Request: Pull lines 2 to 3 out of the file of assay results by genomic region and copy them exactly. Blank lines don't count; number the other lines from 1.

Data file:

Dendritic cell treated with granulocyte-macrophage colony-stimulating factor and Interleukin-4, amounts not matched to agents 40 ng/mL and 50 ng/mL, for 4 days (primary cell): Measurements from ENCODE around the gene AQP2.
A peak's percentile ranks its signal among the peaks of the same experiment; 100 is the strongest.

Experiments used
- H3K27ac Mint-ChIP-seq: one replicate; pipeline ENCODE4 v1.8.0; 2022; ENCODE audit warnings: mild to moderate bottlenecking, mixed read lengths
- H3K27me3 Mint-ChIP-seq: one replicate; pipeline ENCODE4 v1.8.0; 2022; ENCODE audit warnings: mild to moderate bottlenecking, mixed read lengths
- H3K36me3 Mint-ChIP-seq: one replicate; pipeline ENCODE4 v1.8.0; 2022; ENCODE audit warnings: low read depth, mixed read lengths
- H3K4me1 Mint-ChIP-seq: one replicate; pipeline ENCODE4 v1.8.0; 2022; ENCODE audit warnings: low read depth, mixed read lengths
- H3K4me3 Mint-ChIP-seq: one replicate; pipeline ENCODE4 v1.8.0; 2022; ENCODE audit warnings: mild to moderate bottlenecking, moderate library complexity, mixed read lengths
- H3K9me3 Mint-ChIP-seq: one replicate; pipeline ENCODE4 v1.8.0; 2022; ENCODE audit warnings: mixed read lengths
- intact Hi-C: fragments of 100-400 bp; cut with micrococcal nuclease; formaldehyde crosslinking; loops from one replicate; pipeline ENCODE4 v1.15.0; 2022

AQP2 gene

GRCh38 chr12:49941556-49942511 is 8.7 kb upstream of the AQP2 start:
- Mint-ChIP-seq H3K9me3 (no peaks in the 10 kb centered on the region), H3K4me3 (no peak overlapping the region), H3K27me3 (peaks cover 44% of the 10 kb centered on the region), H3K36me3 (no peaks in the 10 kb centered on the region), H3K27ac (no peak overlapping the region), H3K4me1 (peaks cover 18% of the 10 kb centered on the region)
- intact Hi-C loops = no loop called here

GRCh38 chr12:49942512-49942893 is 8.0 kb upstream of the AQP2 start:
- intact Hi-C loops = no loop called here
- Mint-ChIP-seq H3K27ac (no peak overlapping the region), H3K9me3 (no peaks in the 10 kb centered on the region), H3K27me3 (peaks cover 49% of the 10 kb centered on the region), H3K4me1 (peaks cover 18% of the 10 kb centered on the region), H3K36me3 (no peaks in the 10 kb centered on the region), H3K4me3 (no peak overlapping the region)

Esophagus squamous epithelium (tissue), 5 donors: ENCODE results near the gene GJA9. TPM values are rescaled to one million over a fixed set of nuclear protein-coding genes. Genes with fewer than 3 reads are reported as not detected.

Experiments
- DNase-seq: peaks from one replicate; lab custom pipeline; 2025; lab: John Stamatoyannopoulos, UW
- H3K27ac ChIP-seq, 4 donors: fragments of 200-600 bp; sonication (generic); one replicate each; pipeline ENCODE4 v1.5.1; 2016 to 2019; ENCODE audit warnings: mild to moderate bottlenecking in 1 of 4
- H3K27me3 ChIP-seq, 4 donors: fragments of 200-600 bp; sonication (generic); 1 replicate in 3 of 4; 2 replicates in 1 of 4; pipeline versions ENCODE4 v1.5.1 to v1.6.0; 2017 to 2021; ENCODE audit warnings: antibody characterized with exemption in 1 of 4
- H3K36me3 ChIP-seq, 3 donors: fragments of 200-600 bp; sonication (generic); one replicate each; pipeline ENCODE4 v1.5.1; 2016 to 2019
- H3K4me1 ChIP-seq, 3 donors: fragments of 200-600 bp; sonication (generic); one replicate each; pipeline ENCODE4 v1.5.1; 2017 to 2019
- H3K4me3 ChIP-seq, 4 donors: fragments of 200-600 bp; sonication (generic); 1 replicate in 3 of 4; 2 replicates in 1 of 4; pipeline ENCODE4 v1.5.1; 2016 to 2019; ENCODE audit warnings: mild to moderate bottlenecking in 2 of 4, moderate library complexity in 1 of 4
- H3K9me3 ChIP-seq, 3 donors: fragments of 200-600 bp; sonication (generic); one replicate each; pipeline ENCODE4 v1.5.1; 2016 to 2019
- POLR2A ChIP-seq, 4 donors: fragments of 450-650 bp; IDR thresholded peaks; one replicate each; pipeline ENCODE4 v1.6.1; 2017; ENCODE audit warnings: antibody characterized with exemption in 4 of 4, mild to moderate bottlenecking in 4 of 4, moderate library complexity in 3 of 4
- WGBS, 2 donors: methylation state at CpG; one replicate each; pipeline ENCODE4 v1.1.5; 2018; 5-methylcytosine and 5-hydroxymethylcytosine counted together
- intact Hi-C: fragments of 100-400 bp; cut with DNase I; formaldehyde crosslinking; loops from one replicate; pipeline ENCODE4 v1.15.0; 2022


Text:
A peak's percentile ranks its signal among the peaks of the same experiment; 100 is the strongest.

Experiments used